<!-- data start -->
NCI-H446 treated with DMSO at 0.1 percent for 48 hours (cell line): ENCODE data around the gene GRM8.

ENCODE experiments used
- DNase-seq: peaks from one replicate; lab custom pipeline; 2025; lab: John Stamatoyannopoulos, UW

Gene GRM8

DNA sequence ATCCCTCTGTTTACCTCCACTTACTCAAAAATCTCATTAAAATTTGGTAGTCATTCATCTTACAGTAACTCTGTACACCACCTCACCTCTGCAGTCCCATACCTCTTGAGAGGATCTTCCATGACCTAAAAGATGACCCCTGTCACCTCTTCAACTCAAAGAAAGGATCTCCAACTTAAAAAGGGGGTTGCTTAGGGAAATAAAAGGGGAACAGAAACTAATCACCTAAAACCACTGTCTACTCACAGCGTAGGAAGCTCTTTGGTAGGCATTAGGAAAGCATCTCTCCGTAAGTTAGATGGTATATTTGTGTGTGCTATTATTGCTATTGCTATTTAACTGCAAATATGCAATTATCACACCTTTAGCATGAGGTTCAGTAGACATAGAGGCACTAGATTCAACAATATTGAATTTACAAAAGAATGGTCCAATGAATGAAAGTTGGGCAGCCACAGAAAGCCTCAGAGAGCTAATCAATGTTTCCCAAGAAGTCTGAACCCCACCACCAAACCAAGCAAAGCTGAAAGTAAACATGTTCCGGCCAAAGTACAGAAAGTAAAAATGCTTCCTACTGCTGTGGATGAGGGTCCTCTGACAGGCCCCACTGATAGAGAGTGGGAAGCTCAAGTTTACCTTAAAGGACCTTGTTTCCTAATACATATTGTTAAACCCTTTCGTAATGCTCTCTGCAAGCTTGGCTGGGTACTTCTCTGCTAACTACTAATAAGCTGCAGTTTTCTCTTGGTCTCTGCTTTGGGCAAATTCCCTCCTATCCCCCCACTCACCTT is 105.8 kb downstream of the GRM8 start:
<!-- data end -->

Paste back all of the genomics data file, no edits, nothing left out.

NCI-H446 treated with DMSO at 0.1 percent for 48 hours (cell line): ENCODE data around the gene GRM8.

ENCODE experiments used
- DNase-seq: peaks from one replicate; lab custom pipeline; 2025; lab: John Stamatoyannopoulos, UW

Gene GRM8

DNA sequence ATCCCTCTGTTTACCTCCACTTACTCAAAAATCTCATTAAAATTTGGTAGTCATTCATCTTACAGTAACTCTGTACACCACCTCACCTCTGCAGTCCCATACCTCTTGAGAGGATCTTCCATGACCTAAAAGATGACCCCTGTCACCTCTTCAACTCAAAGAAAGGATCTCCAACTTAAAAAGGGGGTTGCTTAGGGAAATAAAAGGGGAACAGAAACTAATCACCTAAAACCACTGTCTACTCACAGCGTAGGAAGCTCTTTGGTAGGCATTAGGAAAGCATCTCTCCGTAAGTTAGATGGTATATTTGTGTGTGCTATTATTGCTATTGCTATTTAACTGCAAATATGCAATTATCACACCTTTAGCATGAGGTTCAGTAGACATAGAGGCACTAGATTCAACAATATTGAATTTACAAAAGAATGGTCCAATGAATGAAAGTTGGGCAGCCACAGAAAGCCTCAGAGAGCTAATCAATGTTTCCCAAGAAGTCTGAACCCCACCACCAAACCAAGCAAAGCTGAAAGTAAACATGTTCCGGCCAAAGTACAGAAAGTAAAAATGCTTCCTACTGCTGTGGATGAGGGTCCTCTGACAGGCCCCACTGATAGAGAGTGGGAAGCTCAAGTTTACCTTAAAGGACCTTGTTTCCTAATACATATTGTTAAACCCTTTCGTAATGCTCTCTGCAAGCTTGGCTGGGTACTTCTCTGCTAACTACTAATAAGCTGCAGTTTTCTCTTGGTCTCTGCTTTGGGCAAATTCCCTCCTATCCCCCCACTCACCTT is 105.8 kb downstream of the GRM8 start: